January 16, 2020
The Phillies appeared to make good on what many hoped they would do with regard to Odubel Herrera, their one-time star outfielder who was arrested for domestic abuse last spring. They designated him for assignment, which gave all other 29 MLB teams a chance to nab him from Philly.
News came out Thursday that the 28-year-old had in fact cleared waivers, which means he will not be playing for any other team to start 2020 barring a trade or some other move. According to reports, Herrera remains in the Phillies' organization (for now) and is looking like he'll be a member of the Iron Pigs.
Phillies announce that Odubel Herrera, as expected, has cleared waivers. He has been outrighted to Triple A. The plan, for now, is to bring him to minor-league camp, but his long term future with club remains uncertain— Jim Salisbury (@JSalisburyNBCS) January 16, 2020
What seems in theory like an easy situation — just let the man walk — is made extremely complicated by the more than $20 million he is owed by the Phils over the next two years. Even cutting him for baseball reasons (and there are plenty, as he played pretty badly last year) does not alleviate the team's financial burden.
For a team so close to the luxury tax threshold, the Phillies could really use that money, and it appears they are not closing the door on letting Herrera at least earn it, as opposed to getting it for free.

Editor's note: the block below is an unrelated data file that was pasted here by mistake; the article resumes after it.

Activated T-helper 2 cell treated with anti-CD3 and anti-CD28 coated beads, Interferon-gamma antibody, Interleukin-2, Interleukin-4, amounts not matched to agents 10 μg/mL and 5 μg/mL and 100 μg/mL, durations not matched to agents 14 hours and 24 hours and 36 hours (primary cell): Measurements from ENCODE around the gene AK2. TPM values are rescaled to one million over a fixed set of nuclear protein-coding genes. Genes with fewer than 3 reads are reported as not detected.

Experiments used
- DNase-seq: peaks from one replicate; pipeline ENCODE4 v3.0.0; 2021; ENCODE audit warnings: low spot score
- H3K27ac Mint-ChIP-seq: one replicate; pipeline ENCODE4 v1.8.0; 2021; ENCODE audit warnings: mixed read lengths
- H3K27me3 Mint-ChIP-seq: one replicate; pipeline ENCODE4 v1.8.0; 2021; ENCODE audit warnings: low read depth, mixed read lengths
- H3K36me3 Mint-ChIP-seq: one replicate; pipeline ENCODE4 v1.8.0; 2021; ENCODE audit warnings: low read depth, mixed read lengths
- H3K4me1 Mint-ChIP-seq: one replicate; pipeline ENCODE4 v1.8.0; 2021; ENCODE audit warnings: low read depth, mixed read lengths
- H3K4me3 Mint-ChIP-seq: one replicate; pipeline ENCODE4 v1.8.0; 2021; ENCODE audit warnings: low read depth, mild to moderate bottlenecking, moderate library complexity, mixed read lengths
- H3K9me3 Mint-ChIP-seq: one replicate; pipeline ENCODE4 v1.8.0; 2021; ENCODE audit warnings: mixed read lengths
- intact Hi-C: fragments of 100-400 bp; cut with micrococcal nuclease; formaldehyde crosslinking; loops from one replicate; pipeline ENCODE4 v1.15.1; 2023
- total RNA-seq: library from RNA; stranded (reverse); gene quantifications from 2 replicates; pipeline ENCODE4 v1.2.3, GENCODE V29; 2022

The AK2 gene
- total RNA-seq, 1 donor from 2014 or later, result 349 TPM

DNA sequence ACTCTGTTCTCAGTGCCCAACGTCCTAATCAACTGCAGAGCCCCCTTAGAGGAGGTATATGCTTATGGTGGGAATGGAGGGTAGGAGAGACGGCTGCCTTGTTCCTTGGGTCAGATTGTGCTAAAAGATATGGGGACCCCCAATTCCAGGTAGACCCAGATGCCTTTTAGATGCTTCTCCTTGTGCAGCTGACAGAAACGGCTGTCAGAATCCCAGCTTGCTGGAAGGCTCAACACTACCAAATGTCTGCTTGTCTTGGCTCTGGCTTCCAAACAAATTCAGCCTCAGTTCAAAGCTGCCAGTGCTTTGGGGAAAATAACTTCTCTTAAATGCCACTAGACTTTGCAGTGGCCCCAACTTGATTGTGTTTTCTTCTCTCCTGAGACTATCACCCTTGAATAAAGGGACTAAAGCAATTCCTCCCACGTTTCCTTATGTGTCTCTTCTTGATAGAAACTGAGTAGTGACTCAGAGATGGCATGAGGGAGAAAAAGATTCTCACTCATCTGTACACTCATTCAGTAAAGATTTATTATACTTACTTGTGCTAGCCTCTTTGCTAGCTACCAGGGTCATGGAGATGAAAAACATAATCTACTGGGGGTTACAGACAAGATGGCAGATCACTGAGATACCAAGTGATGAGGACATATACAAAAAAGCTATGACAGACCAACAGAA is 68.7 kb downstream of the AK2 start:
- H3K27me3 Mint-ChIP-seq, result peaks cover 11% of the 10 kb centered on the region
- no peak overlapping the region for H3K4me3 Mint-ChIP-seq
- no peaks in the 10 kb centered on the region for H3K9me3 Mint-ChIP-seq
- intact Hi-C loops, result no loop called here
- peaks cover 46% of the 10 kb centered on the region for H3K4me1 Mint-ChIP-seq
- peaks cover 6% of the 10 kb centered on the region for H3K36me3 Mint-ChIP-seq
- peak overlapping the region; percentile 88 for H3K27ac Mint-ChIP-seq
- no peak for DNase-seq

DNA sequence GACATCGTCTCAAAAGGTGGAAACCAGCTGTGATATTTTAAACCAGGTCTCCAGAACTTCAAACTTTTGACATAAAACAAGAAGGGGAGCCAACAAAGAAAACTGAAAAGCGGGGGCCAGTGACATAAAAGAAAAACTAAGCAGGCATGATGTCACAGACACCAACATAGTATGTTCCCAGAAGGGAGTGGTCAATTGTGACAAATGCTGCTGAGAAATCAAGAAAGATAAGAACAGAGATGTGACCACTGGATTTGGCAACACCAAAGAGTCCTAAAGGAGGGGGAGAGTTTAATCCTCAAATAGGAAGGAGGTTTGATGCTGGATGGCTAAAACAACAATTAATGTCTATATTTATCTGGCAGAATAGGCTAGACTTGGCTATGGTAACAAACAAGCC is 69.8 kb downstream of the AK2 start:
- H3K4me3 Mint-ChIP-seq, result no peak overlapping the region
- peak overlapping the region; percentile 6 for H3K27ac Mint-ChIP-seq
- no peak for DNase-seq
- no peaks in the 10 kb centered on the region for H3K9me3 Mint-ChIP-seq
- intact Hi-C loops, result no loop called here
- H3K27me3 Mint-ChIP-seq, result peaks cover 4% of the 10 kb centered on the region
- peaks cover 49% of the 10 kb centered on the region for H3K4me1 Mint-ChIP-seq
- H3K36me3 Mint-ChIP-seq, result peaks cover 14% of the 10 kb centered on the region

Here's what GM Matt Klentak had to say the last time he addressed the issue:
“Anything that happens from here on out is going to be performance driven and he has to earn whatever he’s going to get. His standing on our club is impacted by both how he performs, but also what happens around him. Some of this is within his control and some it is not. He’s in Miami, he’s working out and he’s getting himself in good shape. He understands that he’s going to have to earn whatever he gets in his career and he’s taking that seriously.” [h/t NBC Sports Philadelphia]
If he does indeed start the year in minor league camp — as opposed to MLB spring training — a roster spot is far from a given, as he is now no longer on the 40-man roster. But there are some very sticky potential situations of which the Phillies are surely wary.
For one, him suiting up and playing in Lehigh Valley could lead to, well, lots and lots of boos. He was not acquitted of the charges, they were just dropped by his then girlfriend. How will he handle the treatment he will get? Will the Phillies put him out there and risk him getting harassed (perhaps rightly?) by fans?
And what if he goes on a tear? The Phillies need another outfield bat and have yet to target one late in the offseason. If he is hitting .350 and bashing Triple-A pitching, what will the team do?
This saga is far from over, and his clearing waivers just puts even more pressure on the Phillies to do the right thing. Whatever that may be.
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